A new law will prohibit Danish farmers from ploughing fields with a gradient greater than 12 degrees during the autumn, affecting 15,000 hectares of sloping fields in small, hilly regions of Denmark.
However, although land like that costs around 150,000 kroner an acre, the new law will offer no provision for farmers whose fields will go unused. The new law is expected to affect at least 1,000 acres of land currently being used to grow cereal crops.
A red tape mess
Martin Douwe Egberts, the president of the Trade Association of Agriculture and Food (L&F), told Jyllands-Posten the new rule was "a bureautcratic mess" and "addresses a problem that does not exist".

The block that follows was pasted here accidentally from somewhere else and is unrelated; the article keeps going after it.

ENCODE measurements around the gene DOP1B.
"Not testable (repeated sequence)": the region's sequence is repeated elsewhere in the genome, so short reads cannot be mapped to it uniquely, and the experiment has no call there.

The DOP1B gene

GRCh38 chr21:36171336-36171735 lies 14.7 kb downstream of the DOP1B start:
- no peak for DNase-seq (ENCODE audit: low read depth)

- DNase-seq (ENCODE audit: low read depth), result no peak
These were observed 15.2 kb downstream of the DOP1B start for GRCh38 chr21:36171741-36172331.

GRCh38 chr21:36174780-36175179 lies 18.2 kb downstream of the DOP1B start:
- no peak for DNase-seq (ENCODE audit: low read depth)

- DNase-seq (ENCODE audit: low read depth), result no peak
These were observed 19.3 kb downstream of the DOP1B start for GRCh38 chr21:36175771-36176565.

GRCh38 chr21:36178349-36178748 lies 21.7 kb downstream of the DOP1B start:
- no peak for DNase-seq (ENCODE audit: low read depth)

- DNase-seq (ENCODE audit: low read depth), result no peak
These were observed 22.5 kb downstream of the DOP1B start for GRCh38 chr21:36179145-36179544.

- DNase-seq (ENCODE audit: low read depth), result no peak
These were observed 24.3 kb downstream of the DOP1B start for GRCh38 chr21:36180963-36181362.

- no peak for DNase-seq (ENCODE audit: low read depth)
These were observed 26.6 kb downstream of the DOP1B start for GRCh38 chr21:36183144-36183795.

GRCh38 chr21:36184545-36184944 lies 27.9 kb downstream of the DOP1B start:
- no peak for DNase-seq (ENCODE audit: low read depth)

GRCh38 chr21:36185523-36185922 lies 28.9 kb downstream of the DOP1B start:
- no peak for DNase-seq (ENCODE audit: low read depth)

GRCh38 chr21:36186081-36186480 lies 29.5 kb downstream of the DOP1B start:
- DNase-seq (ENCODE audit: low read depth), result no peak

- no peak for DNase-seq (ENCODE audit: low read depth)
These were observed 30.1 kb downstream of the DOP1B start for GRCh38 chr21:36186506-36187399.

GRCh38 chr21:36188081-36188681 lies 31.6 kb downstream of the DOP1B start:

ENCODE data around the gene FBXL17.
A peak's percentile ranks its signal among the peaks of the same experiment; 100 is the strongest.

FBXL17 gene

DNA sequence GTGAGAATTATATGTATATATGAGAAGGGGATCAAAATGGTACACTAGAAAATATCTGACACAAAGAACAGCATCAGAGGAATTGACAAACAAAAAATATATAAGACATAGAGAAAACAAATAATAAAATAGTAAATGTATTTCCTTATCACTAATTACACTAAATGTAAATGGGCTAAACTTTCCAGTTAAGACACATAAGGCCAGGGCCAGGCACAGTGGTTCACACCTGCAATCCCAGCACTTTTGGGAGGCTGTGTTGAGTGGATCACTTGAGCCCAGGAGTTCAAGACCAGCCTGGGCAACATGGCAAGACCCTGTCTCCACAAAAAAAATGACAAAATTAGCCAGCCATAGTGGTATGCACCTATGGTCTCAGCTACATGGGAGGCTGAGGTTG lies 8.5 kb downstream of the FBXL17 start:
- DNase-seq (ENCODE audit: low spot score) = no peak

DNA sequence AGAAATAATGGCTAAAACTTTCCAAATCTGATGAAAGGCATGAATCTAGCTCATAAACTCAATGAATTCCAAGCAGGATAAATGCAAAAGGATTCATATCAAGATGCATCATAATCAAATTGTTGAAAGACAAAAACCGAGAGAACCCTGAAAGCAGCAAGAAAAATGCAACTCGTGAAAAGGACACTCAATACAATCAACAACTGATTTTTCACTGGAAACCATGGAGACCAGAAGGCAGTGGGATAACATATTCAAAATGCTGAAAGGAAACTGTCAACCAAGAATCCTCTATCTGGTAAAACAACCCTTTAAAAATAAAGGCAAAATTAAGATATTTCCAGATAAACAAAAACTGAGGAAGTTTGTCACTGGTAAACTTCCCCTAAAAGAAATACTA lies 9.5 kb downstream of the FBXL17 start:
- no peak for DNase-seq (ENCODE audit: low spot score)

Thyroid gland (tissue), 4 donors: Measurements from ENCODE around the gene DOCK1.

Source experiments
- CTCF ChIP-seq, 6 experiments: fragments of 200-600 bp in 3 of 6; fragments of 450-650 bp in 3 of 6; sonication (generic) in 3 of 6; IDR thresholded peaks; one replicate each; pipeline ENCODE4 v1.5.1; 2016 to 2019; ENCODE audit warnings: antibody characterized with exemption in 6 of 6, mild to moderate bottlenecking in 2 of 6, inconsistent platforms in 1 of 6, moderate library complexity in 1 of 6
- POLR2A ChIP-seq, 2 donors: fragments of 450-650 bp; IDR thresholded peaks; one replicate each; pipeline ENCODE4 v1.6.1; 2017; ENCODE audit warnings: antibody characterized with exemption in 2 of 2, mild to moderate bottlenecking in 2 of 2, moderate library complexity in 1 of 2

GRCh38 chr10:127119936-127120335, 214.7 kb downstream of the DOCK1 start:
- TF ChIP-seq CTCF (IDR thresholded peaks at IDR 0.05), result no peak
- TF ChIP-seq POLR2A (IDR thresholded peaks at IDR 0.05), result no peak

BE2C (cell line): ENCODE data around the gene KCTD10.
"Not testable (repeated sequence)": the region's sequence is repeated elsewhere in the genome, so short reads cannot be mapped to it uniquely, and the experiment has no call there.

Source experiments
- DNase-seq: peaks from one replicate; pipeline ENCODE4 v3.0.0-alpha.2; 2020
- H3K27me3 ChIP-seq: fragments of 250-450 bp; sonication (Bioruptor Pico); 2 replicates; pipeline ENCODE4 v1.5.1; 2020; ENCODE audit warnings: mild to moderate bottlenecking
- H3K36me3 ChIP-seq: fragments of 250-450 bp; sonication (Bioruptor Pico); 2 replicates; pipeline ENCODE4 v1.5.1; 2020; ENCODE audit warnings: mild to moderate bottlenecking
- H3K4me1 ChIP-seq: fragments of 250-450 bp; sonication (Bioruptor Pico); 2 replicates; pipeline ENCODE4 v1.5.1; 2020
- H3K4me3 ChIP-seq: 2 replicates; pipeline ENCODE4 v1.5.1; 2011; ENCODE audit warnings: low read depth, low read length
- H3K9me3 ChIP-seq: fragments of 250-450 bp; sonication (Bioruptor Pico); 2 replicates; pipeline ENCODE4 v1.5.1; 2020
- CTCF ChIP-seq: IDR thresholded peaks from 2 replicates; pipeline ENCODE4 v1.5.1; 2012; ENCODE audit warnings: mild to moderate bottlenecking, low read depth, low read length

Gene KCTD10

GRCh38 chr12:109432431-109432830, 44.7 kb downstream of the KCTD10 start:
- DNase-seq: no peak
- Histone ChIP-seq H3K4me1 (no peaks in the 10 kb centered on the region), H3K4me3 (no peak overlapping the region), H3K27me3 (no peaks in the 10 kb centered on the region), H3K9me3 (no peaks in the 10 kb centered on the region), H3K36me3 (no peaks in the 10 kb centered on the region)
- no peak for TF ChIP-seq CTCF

However, the government has decided to introduce it following criticism from the EU Court of Auditors regarding its anti-erosion policies.
Denmark has gone too far
Legislation in Sweden and Germany banned the farming of sloped fields from September 15 to December 1, giving their farmers time to farm their fields before and after the cut-off deadline.
"The Danish authorities – again – have gone further than necessary and have adopted much more stringent rules than our neighbours," continued Egbert.
The new policy was influenced by research carried out by Aarhus University. Discussions will continue with the agricultural community regarding its implementation.